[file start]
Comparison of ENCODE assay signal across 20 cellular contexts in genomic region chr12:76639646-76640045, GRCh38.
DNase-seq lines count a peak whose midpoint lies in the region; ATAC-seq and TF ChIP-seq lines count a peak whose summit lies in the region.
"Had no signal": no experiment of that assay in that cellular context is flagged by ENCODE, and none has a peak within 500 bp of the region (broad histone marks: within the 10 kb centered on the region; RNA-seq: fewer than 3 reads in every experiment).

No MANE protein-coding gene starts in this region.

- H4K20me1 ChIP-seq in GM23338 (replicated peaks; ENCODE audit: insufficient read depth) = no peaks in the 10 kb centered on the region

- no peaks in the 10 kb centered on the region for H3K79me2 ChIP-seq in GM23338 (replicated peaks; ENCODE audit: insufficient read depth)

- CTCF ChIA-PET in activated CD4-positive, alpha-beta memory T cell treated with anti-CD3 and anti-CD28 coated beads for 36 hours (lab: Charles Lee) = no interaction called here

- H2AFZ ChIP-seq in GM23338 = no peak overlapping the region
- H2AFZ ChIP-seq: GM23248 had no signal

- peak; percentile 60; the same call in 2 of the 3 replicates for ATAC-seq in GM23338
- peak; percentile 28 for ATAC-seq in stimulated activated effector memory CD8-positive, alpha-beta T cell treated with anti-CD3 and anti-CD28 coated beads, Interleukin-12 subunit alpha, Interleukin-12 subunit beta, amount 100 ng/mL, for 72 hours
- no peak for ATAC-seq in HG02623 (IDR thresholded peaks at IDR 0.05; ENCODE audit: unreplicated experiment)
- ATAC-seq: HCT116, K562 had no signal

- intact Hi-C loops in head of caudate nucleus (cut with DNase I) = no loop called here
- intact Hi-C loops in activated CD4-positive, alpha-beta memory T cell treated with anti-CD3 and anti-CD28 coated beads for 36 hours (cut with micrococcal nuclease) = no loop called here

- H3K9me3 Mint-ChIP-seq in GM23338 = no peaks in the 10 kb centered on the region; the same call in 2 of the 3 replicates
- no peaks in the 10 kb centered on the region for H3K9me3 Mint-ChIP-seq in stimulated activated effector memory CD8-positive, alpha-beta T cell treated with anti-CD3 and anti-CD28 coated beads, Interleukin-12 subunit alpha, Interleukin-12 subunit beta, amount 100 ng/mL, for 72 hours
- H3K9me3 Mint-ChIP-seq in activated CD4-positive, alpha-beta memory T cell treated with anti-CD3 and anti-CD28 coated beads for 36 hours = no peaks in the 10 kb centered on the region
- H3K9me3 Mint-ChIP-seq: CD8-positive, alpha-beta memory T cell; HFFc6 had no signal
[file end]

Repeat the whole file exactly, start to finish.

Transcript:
Comparison of ENCODE assay signal across 20 cellular contexts in genomic region chr12:76639646-76640045, GRCh38.
DNase-seq lines count a peak whose midpoint lies in the region; ATAC-seq and TF ChIP-seq lines count a peak whose summit lies in the region.
"Had no signal": no experiment of that assay in that cellular context is flagged by ENCODE, and none has a peak within 500 bp of the region (broad histone marks: within the 10 kb centered on the region; RNA-seq: fewer than 3 reads in every experiment).

No MANE protein-coding gene starts in this region.

- H4K20me1 ChIP-seq in GM23338 (replicated peaks; ENCODE audit: insufficient read depth) = no peaks in the 10 kb centered on the region

- no peaks in the 10 kb centered on the region for H3K79me2 ChIP-seq in GM23338 (replicated peaks; ENCODE audit: insufficient read depth)

- CTCF ChIA-PET in activated CD4-positive, alpha-beta memory T cell treated with anti-CD3 and anti-CD28 coated beads for 36 hours (lab: Charles Lee) = no interaction called here

- H2AFZ ChIP-seq in GM23338 = no peak overlapping the region
- H2AFZ ChIP-seq: GM23248 had no signal

- peak; percentile 60; the same call in 2 of the 3 replicates for ATAC-seq in GM23338
- peak; percentile 28 for ATAC-seq in stimulated activated effector memory CD8-positive, alpha-beta T cell treated with anti-CD3 and anti-CD28 coated beads, Interleukin-12 subunit alpha, Interleukin-12 subunit beta, amount 100 ng/mL, for 72 hours
- no peak for ATAC-seq in HG02623 (IDR thresholded peaks at IDR 0.05; ENCODE audit: unreplicated experiment)
- ATAC-seq: HCT116, K562 had no signal

- intact Hi-C loops in head of caudate nucleus (cut with DNase I) = no loop called here
- intact Hi-C loops in activated CD4-positive, alpha-beta memory T cell treated with anti-CD3 and anti-CD28 coated beads for 36 hours (cut with micrococcal nuclease) = no loop called here

- H3K9me3 Mint-ChIP-seq in GM23338 = no peaks in the 10 kb centered on the region; the same call in 2 of the 3 replicates
- no peaks in the 10 kb centered on the region for H3K9me3 Mint-ChIP-seq in stimulated activated effector memory CD8-positive, alpha-beta T cell treated with anti-CD3 and anti-CD28 coated beads, Interleukin-12 subunit alpha, Interleukin-12 subunit beta, amount 100 ng/mL, for 72 hours
- H3K9me3 Mint-ChIP-seq in activated CD4-positive, alpha-beta memory T cell treated with anti-CD3 and anti-CD28 coated beads for 36 hours = no peaks in the 10 kb centered on the region
- H3K9me3 Mint-ChIP-seq: CD8-positive, alpha-beta memory T cell; HFFc6 had no signal